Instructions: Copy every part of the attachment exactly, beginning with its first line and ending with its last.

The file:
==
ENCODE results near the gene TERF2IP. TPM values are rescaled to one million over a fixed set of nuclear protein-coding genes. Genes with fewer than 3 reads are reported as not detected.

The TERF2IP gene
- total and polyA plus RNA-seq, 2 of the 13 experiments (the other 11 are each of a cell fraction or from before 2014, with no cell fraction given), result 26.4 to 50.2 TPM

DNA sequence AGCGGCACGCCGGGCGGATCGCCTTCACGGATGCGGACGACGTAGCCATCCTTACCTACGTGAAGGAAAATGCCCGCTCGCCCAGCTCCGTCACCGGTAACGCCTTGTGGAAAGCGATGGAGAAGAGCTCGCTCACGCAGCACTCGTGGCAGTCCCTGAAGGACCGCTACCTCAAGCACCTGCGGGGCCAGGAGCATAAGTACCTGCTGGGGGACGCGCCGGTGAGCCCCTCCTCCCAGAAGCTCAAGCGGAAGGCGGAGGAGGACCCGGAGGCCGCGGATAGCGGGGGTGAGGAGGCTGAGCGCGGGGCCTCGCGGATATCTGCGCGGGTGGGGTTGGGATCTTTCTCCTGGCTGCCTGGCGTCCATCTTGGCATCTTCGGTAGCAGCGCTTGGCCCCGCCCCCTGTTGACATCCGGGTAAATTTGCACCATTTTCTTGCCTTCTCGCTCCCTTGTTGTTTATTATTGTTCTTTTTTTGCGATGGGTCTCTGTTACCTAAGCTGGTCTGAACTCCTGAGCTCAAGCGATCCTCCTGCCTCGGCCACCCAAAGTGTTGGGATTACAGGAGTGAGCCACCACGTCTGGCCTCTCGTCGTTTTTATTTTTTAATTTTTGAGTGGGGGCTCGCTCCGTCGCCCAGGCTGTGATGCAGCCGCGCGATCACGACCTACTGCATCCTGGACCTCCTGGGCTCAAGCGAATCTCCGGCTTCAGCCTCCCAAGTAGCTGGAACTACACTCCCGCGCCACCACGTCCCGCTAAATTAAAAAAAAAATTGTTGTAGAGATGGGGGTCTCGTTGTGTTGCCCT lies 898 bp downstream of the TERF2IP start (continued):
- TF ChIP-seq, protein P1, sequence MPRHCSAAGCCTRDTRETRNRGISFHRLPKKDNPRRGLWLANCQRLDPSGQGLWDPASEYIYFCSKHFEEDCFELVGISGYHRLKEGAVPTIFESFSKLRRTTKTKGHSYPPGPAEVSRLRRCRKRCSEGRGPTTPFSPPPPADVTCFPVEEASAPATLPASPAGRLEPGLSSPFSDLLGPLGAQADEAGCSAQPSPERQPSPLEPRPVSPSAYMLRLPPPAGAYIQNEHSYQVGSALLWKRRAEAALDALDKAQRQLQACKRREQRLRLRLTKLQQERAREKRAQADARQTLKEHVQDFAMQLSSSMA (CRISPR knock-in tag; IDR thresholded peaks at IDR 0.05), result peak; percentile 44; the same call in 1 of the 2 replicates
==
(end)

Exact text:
ENCODE results near the gene TERF2IP. TPM values are rescaled to one million over a fixed set of nuclear protein-coding genes. Genes with fewer than 3 reads are reported as not detected.

The TERF2IP gene
- total and polyA plus RNA-seq, 2 of the 13 experiments (the other 11 are each of a cell fraction or from before 2014, with no cell fraction given), result 26.4 to 50.2 TPM

DNA sequence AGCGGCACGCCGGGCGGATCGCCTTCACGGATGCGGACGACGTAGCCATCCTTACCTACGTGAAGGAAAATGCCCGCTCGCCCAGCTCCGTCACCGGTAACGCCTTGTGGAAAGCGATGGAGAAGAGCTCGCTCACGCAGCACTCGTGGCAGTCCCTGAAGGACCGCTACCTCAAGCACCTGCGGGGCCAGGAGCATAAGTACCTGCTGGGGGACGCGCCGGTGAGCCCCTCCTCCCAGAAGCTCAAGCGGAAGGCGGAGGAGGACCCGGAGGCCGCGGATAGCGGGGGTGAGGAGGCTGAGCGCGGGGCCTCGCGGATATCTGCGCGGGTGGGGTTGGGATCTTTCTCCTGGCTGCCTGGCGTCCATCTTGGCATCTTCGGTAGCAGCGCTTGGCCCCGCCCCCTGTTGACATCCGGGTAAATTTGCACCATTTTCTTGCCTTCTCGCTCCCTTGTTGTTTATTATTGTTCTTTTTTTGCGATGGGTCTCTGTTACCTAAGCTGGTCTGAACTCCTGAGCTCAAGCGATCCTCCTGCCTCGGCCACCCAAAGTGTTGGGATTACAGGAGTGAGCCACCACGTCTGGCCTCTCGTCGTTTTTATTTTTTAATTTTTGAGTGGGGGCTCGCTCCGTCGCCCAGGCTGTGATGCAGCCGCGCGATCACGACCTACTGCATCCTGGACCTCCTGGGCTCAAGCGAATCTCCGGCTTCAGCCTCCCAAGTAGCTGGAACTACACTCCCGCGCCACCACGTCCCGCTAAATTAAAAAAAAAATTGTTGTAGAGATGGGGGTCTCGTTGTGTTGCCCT lies 898 bp downstream of the TERF2IP start (continued):
- TF ChIP-seq, protein P1, sequence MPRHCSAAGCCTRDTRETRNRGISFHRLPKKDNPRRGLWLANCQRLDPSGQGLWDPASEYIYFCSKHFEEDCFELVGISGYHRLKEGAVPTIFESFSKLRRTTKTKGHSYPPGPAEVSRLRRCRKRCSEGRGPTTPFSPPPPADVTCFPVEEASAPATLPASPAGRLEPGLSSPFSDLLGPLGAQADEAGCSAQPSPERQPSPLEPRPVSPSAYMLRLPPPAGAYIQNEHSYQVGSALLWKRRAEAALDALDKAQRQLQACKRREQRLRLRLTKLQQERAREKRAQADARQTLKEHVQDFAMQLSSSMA (CRISPR knock-in tag; IDR thresholded peaks at IDR 0.05), result peak; percentile 44; the same call in 1 of the 2 replicates